Past Love Haunts the present in Olivier Peyon’s Lie with Me

Director Olivier Peyon adapts author Philippe Besson’s 2017 “autofiction” ‘Arrête avec tes mensonges’ (translated as ‘Lie with Me’ in English by actor and writer Molly Ringwald). The film is about a middle-aged writer Stéphane Belcourt (Guillaume de Tonquédec) returning to his hometown Baussony, famed for its cognac production for its bicentenary. Lie with Me explores the connection to the author’s past, brought to vivid life in sequences set in the mid 1980s and his present as world-travelling and established openly gay author in the present.

Nostalgia is a heady drug, and Stéphane insists that it is not one he indulges in. Yet, his most famous novels have been about one young man and his indelible impact on both his sexual awakening as a gay man and the tragedy of perceived abandonment. Back in Baussony, a place he has not been in thirty-five-years, Stéphane has to reckon with his passionate affair with Thomas Andrieu (Julien De Saint Jean) and the class inequity and homophobia that pulled them apart. Thomas is his ‘amour passé’ and his ‘amour fantôme’ as he disappeared from his life at the age of seventeen only to consistently haunt him as the frisson of first love hangs above many with its heady world built only for two.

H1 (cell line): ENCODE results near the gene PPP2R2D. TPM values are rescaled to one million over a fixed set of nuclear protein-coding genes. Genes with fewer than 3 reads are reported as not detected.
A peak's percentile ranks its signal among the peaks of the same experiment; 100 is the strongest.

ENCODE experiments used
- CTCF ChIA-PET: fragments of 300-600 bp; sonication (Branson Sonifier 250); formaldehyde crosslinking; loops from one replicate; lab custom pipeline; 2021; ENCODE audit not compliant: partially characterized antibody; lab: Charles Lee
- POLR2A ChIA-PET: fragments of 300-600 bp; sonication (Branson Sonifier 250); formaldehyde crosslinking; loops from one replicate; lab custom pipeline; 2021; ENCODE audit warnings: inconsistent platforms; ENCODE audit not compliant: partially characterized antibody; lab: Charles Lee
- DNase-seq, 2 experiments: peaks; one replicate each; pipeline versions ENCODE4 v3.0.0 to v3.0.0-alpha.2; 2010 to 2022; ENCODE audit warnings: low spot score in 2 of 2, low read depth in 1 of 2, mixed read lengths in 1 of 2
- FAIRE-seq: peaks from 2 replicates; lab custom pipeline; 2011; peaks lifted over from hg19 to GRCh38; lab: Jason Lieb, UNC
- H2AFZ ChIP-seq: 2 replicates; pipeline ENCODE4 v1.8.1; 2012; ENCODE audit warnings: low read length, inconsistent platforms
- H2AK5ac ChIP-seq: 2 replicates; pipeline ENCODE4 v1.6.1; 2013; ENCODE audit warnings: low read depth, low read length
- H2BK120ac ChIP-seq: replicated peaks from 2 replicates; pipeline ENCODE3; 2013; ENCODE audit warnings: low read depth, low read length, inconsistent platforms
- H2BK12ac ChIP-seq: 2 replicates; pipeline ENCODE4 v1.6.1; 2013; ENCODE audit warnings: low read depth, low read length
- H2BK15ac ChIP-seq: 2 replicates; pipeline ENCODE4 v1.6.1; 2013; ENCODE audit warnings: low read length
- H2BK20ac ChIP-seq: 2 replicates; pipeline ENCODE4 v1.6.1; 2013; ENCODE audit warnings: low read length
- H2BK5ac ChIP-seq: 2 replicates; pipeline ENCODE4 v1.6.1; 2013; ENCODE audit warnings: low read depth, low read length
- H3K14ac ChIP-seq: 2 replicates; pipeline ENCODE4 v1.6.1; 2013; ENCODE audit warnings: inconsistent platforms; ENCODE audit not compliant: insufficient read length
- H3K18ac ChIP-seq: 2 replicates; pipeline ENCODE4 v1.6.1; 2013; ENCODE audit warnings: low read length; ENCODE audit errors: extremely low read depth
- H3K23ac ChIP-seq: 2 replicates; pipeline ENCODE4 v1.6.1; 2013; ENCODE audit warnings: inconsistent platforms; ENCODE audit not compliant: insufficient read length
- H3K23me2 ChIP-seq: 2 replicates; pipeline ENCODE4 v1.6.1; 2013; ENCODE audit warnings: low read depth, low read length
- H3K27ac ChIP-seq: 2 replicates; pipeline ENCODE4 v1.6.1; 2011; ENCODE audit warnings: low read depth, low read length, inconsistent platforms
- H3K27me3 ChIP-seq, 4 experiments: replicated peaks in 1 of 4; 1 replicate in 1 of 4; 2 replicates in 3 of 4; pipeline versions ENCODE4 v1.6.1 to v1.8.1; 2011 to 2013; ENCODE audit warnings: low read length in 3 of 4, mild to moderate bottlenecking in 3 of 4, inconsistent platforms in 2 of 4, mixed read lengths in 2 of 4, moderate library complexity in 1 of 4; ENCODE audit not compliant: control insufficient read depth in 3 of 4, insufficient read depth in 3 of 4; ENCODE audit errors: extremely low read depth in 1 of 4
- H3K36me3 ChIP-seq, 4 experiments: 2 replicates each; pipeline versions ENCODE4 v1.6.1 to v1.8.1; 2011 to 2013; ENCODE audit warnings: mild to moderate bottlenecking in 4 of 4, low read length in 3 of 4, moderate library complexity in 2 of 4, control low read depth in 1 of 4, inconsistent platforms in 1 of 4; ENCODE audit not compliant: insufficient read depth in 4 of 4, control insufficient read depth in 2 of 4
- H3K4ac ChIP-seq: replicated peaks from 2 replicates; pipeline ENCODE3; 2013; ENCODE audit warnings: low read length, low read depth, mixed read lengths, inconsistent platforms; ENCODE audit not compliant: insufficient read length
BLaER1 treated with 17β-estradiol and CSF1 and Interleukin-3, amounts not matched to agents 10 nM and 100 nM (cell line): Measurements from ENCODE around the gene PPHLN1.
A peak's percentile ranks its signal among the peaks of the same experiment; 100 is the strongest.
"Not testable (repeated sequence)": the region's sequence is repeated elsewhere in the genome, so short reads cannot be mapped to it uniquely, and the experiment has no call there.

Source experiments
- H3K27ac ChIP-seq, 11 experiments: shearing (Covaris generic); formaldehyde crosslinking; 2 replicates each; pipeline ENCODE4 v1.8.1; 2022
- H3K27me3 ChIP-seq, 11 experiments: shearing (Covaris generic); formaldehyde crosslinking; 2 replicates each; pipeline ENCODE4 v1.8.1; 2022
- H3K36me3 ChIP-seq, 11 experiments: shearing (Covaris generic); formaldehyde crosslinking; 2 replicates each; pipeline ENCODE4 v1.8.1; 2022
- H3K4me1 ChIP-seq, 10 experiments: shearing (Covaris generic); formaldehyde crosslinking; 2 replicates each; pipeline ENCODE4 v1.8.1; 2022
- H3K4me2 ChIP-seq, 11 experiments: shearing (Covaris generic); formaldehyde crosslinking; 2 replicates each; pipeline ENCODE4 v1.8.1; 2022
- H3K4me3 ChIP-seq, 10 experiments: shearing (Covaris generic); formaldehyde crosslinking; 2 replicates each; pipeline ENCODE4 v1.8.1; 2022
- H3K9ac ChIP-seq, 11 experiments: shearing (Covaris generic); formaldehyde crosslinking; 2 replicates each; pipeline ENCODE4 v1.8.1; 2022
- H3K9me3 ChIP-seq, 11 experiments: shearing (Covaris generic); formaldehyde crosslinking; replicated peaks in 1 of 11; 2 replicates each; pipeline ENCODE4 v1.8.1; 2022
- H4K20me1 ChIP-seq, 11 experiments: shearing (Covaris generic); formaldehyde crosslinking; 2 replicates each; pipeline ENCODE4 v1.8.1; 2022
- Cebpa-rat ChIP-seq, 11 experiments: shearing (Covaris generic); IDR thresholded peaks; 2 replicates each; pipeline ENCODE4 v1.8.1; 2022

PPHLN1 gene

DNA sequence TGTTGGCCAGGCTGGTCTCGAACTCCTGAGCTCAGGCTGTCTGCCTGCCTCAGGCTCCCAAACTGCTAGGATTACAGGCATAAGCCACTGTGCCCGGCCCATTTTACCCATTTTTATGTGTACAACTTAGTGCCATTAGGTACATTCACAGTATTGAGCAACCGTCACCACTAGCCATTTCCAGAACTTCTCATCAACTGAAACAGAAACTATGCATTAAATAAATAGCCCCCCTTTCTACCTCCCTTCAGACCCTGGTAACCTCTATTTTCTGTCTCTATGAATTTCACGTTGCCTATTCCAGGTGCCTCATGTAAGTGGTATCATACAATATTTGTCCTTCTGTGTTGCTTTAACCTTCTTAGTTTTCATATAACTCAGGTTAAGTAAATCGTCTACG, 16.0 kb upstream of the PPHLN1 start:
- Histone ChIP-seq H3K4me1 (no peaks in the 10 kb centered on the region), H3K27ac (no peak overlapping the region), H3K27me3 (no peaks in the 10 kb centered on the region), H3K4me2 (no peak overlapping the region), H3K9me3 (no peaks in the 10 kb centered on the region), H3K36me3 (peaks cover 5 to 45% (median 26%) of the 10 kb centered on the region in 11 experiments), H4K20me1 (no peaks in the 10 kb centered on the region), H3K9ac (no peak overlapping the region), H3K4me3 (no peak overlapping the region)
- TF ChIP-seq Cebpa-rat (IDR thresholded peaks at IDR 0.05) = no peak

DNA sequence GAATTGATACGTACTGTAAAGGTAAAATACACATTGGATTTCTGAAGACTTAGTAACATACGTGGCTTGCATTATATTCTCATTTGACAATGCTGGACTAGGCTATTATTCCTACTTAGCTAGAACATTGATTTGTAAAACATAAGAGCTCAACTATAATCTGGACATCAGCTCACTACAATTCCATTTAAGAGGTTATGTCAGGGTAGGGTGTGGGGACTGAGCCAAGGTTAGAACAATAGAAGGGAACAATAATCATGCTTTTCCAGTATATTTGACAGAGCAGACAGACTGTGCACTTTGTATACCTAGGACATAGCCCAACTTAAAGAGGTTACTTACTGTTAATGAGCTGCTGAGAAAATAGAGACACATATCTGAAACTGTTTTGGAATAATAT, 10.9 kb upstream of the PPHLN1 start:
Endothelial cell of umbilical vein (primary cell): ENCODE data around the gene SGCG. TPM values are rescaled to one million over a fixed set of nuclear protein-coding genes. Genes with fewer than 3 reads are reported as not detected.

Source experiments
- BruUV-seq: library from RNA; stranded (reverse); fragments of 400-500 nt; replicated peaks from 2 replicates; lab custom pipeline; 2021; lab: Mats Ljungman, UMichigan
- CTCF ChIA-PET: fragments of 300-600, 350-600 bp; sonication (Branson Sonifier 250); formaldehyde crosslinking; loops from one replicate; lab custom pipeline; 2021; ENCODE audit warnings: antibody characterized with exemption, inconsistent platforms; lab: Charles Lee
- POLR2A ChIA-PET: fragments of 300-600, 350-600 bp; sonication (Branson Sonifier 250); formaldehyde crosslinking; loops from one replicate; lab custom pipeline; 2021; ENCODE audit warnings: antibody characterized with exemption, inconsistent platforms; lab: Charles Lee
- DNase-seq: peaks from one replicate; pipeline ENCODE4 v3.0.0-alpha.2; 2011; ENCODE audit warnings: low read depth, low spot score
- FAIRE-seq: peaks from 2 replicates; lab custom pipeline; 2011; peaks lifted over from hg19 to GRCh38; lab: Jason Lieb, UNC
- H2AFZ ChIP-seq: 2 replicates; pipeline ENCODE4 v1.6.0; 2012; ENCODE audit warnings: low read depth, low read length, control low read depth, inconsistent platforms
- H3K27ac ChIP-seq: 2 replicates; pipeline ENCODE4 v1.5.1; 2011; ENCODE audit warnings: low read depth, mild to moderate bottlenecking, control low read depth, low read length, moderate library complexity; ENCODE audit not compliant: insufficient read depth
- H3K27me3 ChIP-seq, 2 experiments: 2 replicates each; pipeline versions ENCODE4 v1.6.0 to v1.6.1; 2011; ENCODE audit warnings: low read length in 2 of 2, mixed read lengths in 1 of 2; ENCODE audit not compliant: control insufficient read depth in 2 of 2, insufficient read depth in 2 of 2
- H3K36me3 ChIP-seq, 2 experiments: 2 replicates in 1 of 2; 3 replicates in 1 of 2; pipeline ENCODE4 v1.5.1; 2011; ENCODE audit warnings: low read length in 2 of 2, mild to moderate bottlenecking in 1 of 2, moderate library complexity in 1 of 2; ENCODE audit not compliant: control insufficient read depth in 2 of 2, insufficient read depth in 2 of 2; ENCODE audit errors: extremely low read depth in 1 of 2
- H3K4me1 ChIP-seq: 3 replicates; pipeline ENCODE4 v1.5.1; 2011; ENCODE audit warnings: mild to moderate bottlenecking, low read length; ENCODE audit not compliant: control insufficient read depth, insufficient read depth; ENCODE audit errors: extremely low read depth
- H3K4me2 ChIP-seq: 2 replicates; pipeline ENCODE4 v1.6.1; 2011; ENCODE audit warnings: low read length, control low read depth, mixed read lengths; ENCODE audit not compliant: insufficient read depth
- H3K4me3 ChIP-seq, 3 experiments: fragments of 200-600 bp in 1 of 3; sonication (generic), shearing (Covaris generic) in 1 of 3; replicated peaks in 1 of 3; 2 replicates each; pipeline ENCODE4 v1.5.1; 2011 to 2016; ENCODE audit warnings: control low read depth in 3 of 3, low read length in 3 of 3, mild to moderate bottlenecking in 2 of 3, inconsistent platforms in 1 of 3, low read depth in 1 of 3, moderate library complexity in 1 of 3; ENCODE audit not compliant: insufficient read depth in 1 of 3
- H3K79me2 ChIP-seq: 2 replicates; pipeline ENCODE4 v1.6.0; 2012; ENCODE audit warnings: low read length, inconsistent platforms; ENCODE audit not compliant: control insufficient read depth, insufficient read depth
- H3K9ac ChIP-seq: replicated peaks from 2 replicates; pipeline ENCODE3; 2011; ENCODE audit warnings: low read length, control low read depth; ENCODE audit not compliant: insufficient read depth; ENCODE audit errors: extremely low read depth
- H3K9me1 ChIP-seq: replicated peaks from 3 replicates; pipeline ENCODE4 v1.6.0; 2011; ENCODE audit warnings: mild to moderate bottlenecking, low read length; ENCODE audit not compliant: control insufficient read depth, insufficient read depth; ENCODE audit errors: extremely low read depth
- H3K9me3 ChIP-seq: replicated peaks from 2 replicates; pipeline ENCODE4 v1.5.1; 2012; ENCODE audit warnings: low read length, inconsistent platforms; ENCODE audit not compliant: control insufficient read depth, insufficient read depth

Stéphane has long resented the small region he grew up in. As a young gay man (played by Jéremy Gillet), he was forced to hide yet longed to be open. When he begins a romance (very business-like at the start) with Thomas his loneliness is alleviated as the two build a hidden paradise located in Stéphane’s bedroom and a picturesque salted lake that is their sanctuary. Thomas is a popular and intelligent student, but he knows he will never be able to be openly gay, unlike Stéphane, and his future is fixed as a farm worker. The future holds a promise for Stéphane who will finish his studies and leave his hometown whereas the future means years of serving his working-class family for Thomas. No matter how much the young men hope for freedom and the ability to truly be themselves without shame, only one will have the opportunity to achieve it.

In the present he encounters a young man riding a motorcycle that can only have belonged to one person. Indeed, the young man is Lucas Andrieu (Victor Belmondo) who appears to be casually in Stéphane’s orbit but is gradually revealed to be the reason Stéphane was invited to write about, and celebrate, the Cognac region. Lucas is piecing together the mystery of his recently deceased father who married his mother in Spain when they were very young, and only seemed to come to life in any way when Stéphane appeared on television or he was immersed in one of his novels. Truculent and distant, Thomas was a man that Lucas never knew, and he feels the only person who can tell him the truth about his father is Stéphane.